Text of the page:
A study using data from the Lothian Birth Cohort (people born in Scotland in 1936) has analyzed brain scans of 638 participants when they were 73 years old. Comparing this data with participants’ earlier reports of their exercise and leisure activities at age 70, it was found that those who reported higher levels of regular physical activity showed significantly less brain atrophy than those who did minimal exercise. Participation in social and mentally stimulating activities, on the other hand, wasn’t associated with differences in brain atrophy.

Green tea is thought to have wide-ranging health benefits, especially in the prevention of cardiovascular disease, inflammatory diseases, and diabetes. These are all implicated in the development of age-related cognitive impairment, so it’s no surprise that regular drinking of green tea has been suggested as one way to help protect against age-related cognitive decline and dementia.

I’ve reported before on the growing evidence that metabolic syndrome in middle and old age is linked to greater risk of cognitive impairment in old age and faster decline. A new study shows at least part of the reason.

A large long-running New Zealand study has found that people who started using cannabis in adolescence and continued to use it for years afterward showed a significant decline in IQ from age 13 to 38. This was true even in those who hadn’t smoked marijuana for some years.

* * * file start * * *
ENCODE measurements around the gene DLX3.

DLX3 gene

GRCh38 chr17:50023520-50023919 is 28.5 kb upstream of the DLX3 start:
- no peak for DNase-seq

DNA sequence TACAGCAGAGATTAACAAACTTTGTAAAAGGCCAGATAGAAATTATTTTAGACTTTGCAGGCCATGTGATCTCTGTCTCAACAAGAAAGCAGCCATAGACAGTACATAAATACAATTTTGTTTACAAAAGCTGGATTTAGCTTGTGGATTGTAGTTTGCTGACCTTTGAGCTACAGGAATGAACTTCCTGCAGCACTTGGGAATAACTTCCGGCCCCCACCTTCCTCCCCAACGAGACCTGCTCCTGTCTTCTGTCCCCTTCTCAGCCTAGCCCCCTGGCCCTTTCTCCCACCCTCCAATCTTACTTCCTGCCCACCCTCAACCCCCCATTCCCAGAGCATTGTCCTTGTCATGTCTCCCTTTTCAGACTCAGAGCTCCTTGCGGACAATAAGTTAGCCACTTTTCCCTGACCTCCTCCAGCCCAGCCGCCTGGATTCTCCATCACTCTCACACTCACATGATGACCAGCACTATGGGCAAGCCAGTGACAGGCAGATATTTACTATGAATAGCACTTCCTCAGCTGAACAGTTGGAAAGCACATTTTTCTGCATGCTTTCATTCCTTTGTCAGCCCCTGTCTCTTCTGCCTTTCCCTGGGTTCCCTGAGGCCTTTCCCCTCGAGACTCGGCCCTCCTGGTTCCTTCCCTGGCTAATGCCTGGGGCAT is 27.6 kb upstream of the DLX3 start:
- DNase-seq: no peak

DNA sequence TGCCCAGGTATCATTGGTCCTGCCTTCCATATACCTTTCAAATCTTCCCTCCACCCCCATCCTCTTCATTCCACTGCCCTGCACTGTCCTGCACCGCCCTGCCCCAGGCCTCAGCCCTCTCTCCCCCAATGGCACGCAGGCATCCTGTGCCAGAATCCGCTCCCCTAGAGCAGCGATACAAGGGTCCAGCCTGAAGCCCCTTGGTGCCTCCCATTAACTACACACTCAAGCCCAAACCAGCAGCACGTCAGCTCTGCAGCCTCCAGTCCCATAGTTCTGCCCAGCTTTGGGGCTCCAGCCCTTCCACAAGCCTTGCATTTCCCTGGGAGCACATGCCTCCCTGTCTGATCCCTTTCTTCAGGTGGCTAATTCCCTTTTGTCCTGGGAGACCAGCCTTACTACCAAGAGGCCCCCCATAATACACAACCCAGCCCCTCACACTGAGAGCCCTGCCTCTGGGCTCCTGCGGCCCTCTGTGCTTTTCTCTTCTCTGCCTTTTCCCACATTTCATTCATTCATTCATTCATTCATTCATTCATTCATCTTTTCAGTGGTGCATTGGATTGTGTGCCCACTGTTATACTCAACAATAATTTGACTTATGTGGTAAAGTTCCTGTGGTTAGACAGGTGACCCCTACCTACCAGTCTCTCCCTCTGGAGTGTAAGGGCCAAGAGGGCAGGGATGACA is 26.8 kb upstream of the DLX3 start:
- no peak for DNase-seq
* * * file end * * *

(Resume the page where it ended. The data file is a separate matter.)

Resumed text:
A review of three high quality trials comparing the putative benefits of omega-3 fatty acids for preventing age-related cognitive decline, has concluded that there is no evidence that taking fish oil supplements helps fight cognitive decline. The trials involved a total of 3,536 healthy older adults (60+). In two studies, participants were randomly assigned to receive gel capsules containing omega-3 PUFA or olive or sunflower oil for six or 24 months.

A study designed to compare the relative benefits of exercise and diet control on Alzheimer’s pathology and cognitive performance has revealed that while both are beneficial, exercise is of greater benefit in reducing Alzheimer’s pathology and cognitive impairment.

I have reported previously on research suggesting that rapamycin, a bacterial product first isolated from soil on Easter Island and used to help transplant patients prevent organ rejection, might improve learning and memory. Following on from this research, a new mouse study has extended these findings by adding rapamycin to the diet of healthy mice throughout their life span. Excitingly, it found that cognition was improved in young mice, and abolished normal cognitive decline in older mice.

More findings from the long-running Mayo Clinic Study of Aging reveal that using a computer plus taking moderate exercise reduces your risk of mild cognitive impairment significantly more than you would expect from simply adding together these two beneficial activities.

I’ve mentioned before that, for some few people, exercise doesn’t seem to have a benefit, and the benefits of exercise for fighting age-related cognitive decline may not apply to those carrying the Alzheimer’s gene.

A rat study has shown how a diet high in fructose (from corn syrup, not the natural levels that occur in fruit) impairs brain connections and hurts memory and learning — and how omega-3 fatty acids can reduce the damage.

We know that these unnaturally high levels of fructose can hurt the brain indirectly through their role in diabetes and obesity, but this new study demonstrates that it also damages the brain directly.

Pages